Aphra Behn – The Rover, or the Banished Cavaliers

English: Aphra Behn by Mary Beale.

English: Aphra Behn by Mary Beale. 

This play in particular I have read for at least four times if not more, since it was one of play I analysed for my Bachelor Thesis. Yet I must say that this play remained interesting and enjoyable every single time I reread it. The gist of the play is that two women set out to find a man who fit their attitude towards life. The setting of the play is carnival Napels, which gives the female characters the opportunity to challenge and subvert the patriarchal structure of this society in order to find this man.

I find the wittyness of some characters, most notably Willmore and Hellena, highly amusing, especially how they adopt it in order to subvert and challenge the normative culture of Catholic Napels. Willmore, as the English rake par excellence, does not heed or respect any of the conventions of Neapolitan culture, rather he uses the carnivalesque situation to his  advantage and uses the temporarily freedom created by the carnival to achieve his aim of finding a woman who is willing enough to be his mistress, albeit for one night. Yet he did not anticipate meeting his feminine counterpart, Hellena, who is as determined to free herself from the Neapolitan conventions and find herself a suitable husband. They both display a mastery and understanding of the carnivalesque situation and discourse, combined with the normative discourse that allows them to deviate from the bonds of society and shape their own destiny.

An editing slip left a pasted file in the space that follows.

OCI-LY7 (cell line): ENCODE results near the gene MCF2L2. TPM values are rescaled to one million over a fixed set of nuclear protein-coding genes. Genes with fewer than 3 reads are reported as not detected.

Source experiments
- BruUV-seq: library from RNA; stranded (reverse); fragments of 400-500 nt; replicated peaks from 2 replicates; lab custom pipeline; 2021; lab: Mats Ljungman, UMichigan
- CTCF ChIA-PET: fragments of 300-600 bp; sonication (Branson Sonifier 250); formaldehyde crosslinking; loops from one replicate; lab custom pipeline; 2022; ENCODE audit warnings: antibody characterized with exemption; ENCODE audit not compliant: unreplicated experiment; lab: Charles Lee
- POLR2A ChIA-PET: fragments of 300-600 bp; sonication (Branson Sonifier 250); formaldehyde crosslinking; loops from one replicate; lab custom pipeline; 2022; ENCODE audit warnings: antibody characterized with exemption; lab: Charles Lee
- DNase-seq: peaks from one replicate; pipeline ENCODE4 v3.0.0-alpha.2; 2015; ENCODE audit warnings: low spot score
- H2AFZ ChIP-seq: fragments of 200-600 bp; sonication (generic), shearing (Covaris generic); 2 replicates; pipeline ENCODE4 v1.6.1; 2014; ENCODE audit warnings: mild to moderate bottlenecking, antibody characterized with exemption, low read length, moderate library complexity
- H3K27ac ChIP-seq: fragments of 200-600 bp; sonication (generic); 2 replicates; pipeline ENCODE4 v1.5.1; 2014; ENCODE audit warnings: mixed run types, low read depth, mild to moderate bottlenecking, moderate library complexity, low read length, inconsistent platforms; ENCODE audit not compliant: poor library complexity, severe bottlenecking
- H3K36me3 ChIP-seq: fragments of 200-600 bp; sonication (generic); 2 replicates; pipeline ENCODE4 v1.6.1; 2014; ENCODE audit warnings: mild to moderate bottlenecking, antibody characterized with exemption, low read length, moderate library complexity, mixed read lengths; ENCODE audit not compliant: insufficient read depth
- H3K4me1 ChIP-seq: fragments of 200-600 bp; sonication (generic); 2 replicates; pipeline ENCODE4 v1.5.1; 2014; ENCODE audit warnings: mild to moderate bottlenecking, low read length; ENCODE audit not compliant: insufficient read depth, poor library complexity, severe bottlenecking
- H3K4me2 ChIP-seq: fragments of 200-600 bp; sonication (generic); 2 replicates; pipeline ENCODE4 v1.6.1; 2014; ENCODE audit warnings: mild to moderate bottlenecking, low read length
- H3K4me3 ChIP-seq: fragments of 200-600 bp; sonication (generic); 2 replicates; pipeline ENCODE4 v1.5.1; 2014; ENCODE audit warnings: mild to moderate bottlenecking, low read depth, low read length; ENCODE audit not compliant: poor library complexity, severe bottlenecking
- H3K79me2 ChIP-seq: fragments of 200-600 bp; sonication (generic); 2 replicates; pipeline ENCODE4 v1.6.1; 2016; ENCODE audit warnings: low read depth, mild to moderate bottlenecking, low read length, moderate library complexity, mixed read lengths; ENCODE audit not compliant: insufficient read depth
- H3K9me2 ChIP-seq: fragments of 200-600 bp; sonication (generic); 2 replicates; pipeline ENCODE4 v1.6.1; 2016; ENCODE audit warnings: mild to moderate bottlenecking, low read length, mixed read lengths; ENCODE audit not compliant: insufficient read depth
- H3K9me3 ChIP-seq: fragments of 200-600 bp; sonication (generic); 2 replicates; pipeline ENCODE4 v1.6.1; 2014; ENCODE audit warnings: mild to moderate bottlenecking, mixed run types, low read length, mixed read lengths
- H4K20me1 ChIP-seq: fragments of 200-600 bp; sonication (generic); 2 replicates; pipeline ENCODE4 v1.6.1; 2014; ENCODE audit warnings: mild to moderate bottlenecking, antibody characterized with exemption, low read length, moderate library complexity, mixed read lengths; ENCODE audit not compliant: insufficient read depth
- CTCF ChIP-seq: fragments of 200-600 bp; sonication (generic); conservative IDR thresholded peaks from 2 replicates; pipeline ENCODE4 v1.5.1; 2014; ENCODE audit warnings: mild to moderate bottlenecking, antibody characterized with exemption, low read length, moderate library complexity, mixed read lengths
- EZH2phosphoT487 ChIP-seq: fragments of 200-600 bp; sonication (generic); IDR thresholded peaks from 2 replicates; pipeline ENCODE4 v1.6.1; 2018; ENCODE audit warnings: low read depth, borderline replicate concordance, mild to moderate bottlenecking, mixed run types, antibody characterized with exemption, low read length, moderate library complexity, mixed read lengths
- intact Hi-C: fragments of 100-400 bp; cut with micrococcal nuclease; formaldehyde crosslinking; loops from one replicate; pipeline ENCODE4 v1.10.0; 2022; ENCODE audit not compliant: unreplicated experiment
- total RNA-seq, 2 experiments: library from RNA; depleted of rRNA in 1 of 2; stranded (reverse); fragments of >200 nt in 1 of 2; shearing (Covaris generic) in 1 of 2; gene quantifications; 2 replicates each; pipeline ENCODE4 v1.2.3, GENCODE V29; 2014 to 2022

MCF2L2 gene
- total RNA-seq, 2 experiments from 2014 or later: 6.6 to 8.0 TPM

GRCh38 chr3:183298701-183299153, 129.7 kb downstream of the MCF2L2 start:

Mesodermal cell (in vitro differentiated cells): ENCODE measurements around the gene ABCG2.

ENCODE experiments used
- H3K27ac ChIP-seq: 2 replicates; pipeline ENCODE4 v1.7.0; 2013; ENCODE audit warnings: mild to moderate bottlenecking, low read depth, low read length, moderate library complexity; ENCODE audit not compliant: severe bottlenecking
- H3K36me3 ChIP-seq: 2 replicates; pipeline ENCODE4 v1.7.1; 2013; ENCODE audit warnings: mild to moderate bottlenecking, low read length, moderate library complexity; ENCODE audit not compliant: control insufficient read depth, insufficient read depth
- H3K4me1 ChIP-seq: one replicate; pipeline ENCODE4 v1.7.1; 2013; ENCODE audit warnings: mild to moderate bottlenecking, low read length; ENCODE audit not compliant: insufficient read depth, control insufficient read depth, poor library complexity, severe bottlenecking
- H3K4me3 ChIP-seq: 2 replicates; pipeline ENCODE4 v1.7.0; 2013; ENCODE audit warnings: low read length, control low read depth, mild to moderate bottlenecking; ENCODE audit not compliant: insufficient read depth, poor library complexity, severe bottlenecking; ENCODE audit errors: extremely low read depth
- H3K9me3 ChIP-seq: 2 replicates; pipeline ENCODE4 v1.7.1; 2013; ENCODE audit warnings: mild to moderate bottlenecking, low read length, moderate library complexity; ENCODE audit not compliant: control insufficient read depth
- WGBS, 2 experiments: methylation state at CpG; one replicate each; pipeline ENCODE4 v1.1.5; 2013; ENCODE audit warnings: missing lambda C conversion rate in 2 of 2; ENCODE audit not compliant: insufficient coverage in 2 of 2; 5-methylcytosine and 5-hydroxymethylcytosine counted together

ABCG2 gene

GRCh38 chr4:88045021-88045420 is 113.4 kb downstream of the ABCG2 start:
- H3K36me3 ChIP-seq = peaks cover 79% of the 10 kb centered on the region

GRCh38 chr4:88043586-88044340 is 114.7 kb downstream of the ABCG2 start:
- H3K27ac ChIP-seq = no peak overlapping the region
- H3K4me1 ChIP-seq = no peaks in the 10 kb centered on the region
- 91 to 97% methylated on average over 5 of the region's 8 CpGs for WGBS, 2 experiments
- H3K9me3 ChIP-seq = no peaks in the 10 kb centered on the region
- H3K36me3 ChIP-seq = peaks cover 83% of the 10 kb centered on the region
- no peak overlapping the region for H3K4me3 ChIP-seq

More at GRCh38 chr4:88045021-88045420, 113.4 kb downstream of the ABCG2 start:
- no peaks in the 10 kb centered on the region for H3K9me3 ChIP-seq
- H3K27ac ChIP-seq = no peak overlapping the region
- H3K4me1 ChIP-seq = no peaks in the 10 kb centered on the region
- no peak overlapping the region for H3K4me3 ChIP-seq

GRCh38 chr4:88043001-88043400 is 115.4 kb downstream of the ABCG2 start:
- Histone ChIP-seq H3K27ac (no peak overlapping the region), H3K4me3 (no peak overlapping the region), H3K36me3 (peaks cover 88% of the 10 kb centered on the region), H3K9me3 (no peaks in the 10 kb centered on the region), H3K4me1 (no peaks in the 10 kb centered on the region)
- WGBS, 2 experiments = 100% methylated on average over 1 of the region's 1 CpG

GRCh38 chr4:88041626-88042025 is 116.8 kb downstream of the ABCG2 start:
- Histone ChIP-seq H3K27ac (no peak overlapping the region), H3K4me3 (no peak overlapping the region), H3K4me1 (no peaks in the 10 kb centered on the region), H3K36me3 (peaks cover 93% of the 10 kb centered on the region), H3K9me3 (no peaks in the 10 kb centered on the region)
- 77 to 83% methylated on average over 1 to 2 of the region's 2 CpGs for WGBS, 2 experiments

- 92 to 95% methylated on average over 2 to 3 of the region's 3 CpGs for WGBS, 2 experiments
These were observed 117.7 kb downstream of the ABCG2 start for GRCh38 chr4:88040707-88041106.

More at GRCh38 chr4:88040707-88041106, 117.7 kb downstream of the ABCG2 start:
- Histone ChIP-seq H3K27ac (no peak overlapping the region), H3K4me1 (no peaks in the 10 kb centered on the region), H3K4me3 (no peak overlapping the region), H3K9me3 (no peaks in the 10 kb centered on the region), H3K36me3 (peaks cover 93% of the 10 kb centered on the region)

In contrast with these witty characters are the characters whose understanding of the temporarily changed society is flawed as they fail to recognise the dangers that this sexually subversive  society. The courtesan Angellica and Hellena’s sister Florinda who steadfastly adhere to the dictated gender patterns of regular Neapolitan society which eventually leads to endangering themselves. Although they act more freely and directly with their intended suitors, they continue to display themselves as the more vulnerable and virtuous women in contrast with Hellena’s rakish person.

All in all the play was a joy to read. The contrast between the characters who understand, and because of this understanding manipulate, society and those which fail to comprehend it is enjoyable and exploited by many characters. Willmore’s  and Hellena’s teasing and manipulation is highly entertaining and provides many awkward situations. This has become one of my favourite plays as a result of the banter, rakish behaviour and multiple awkward events. I highly recommend this play to anybody who enjoys Restoration Comedy!